show intent with regard to cocaine in the past. See, e.g., United States v. Myers, 123 F.3d 350 (6th
Cir. 1997). In addition, the government introduced the evidence of crack sales specifically to
demonstrate Ray’s intent to employ the large quantity of cocaine in the manufacture and sale of
small quantities of crack. The evidence was, therefore, properly admitted to show intent.
Even if Ray were correct in his reading of Bell, and the court should not have introduced
evidence under Rule 404(b) for reasons other than to show intent, it does not affect the ultimate
admissibility of the evidence. If the trial court admitted evidence for a single legitimate reason, the
court’s articulation of additional erroneous reasons is of no consequence. See United States v.
Garcia-Meza, 403 F.3d 364, 368 (6th Cir. 2005). Put another way: “[w]here a single, legitimate
purpose supports the admission of the evidence under Rule 404(b), a trial court’s admission of that
evidence for additional reasons allowed under the rule does not constitute plain error.” United States
v. Stevens, 303 F.3d 711, 716 (6th Cir. 2002). In this case, the evidence was correctly admitted to
show intent. Therefore, even if Ray were correct that it should not have been admitted for other
Rule 404(b) purposes, the trial court did not abuse its discretion since it was admitted for at least one
Because the district court admitted the government’s 404(b) evidence, at the very least
correctly admitting it to demonstrate intent, the court did not abuse its discretion at the second step
of its Rule 404(b) analysis.
In the third step, the court weighed the probative value of the 404(b) evidence against its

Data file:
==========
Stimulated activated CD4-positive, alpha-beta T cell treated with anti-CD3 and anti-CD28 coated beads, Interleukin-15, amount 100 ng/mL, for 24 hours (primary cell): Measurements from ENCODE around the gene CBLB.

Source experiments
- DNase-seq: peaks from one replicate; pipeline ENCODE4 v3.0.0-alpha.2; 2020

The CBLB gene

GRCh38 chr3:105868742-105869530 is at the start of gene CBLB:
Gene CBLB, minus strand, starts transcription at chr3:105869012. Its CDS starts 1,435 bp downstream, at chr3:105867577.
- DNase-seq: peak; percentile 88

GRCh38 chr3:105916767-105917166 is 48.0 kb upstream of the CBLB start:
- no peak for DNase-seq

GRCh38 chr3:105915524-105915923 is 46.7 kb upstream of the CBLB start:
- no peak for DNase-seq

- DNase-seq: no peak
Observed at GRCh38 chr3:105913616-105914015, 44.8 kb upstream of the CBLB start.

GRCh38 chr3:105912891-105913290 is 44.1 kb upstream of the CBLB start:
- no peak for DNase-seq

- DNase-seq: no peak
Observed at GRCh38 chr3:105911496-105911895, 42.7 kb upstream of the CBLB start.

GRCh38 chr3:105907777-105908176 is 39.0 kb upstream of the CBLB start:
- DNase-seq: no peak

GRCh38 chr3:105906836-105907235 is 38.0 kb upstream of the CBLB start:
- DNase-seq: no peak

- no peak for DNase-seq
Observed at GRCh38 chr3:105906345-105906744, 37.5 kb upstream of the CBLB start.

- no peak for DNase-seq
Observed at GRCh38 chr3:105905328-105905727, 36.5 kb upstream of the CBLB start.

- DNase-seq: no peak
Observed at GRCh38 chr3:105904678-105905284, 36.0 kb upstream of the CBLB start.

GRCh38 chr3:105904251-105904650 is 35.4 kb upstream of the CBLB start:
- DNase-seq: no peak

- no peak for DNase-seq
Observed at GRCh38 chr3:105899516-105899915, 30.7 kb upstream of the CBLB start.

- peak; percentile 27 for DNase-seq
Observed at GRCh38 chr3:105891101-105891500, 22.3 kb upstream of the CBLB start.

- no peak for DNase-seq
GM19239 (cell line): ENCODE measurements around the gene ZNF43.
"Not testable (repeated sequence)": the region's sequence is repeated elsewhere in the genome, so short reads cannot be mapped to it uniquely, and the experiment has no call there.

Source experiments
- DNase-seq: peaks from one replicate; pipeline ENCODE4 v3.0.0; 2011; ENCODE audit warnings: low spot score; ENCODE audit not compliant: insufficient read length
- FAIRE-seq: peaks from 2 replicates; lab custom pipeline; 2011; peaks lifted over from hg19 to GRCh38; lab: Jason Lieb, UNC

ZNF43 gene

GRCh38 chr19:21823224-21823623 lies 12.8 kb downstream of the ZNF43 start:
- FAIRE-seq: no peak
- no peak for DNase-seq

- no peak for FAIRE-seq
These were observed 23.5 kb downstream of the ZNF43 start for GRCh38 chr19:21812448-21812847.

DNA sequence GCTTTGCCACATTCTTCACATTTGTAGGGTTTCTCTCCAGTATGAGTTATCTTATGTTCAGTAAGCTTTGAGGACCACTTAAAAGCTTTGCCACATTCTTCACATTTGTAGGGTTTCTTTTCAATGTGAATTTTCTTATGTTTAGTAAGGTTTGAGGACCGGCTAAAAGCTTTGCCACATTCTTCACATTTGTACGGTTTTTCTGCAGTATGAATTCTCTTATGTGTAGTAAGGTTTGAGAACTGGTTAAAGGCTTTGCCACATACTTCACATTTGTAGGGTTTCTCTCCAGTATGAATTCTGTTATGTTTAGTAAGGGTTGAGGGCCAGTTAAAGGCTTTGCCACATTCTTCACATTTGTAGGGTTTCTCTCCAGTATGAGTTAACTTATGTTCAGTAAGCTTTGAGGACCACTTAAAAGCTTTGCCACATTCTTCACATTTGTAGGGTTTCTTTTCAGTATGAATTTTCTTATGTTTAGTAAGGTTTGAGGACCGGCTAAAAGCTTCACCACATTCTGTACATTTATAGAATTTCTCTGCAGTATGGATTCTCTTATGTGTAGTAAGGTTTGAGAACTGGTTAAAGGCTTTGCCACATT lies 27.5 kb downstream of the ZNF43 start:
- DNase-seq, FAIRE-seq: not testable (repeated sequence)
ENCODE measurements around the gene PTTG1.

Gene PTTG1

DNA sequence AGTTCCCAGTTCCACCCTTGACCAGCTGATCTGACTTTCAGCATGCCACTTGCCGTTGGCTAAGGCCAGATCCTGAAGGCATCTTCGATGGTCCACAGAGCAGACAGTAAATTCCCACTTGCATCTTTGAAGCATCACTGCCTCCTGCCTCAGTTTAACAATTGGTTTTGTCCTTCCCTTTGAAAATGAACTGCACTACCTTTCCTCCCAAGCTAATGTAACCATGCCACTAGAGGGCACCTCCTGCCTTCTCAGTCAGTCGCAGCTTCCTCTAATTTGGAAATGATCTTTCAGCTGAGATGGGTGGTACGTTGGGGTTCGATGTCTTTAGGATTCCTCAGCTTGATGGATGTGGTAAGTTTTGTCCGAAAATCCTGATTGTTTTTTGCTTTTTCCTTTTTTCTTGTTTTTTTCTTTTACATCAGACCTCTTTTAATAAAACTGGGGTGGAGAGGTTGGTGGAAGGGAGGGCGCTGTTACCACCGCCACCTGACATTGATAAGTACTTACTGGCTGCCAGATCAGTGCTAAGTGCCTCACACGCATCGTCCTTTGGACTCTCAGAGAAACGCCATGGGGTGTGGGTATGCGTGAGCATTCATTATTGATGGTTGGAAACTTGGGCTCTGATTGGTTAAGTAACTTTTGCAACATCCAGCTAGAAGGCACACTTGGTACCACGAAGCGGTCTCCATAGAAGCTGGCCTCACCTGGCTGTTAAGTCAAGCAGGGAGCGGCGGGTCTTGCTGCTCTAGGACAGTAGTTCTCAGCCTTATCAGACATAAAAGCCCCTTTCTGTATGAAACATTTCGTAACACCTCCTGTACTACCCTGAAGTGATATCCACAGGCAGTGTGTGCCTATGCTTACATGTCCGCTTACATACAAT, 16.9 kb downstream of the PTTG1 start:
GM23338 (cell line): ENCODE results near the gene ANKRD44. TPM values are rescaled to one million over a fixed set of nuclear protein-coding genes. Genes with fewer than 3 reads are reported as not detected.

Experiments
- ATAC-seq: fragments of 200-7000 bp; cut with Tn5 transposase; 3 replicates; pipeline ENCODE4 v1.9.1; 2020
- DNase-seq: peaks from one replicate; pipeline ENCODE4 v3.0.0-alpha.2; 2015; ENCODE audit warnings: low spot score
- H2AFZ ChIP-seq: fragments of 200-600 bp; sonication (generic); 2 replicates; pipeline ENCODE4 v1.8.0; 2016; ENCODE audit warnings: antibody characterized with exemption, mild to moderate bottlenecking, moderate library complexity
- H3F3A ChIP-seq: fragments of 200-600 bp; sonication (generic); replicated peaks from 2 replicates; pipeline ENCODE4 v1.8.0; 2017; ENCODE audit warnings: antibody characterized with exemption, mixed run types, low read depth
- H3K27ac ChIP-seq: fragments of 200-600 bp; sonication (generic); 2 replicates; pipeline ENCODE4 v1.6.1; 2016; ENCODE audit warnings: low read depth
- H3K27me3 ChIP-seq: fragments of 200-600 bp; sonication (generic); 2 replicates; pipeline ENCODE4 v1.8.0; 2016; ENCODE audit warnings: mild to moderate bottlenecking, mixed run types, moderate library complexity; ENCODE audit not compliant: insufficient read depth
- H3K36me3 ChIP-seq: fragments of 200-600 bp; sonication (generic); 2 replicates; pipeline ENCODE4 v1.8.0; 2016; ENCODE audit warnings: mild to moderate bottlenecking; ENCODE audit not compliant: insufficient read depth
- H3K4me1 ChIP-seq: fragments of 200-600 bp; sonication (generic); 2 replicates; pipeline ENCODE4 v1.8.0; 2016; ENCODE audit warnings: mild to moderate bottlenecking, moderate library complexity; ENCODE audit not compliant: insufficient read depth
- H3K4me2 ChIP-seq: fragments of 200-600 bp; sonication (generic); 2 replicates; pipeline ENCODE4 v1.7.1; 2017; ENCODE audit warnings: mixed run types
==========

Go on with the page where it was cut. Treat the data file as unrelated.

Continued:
potential unfair prejudice according to the requirements of Rule 403, according to which “[t]he court
may exclude relevant evidence if its probative value is substantially outweighed by the danger of . . .
unfair prejudice, confusing the issues, [or] misleading the jury . . . .” Fed. R. Evid. 403(a). In
weighing the other-acts evidence, the court explicitly found that the prejudicial effect of the
evidence did not outweigh its probative value. Ray argues that the court was in error, and that the
probative value of the evidence was outweighed by unfair prejudice.
Reviewing courts grant “very broad” discretion to the trial court in making this
determination. United States v. Vance, 871 F.2d 572, 576 (6th Cir. 1989). Additionally, the effect
of the evidence must not simply be prejudicial, but it must be “unfairly” prejudicial: “[u]nfair
prejudice does not mean the damage to a defendant’s case that results from the legitimate probative
force of the evidence; rather it refers to evidence which tends to suggest decision on an improper
basis.” United States v. Bonds, 12 F.3d 540, 567 (6th Cir. 1993) (internal quotation marks omitted).
Here, the evidence was clearly probative. The government presented details of six earlier
incidents of Ray’s possession and distribution of small quantities of crack in order to demonstrate
Ray’s intent to convert the large quantity of cocaine he was charged with possessing into small
batches of crack for sale.
There is no doubt that this litany of earlier acts caused a great deal of prejudice to Ray.
However, the prejudice was not unfair. Cf. United States v. Gibbs, 182 F.3d 408 (6th Cir. 1999)
(finding that, although admission of violent, gang-related t-shirts to demonstrate relevant gang
membership, “might be prejudicial, we do not believe it constituted unfair prejudice”) The
government followed the proper procedure in attempting to enter its proposed 404(b) evidence and
the court complied with the correct procedure by ruling on the admissibility of the evidence. In
addition, the judge provided a limiting instruction to the jury to mitigate any possible unfair
prejudice to the defendant, requiring jurors to consider the 404(b) evidence only as to “the
defendant’s intent, motive, opportunity, plan or lack of accident.”
Ray attributes prejudicial effect to the volume of evidence presented under Rule 404(b).
Appellant Br. 27–29. Despite some intuitive appeal to Ray’s claim, however, a large volume of
otherwise legitimately admitted 404(b) evidence does not, in itself, constitute unfair prejudice. See
United States v. Poulsen, 655 F.3d 492, 509 (6th Cir. 2011).
The trial court did not abuse its discretion in finding that the probative value of the 404(b)
evidence outweighed its potential unfair prejudice.
For the reasons stated above, we AFFIRM the district court’s judgment of conviction.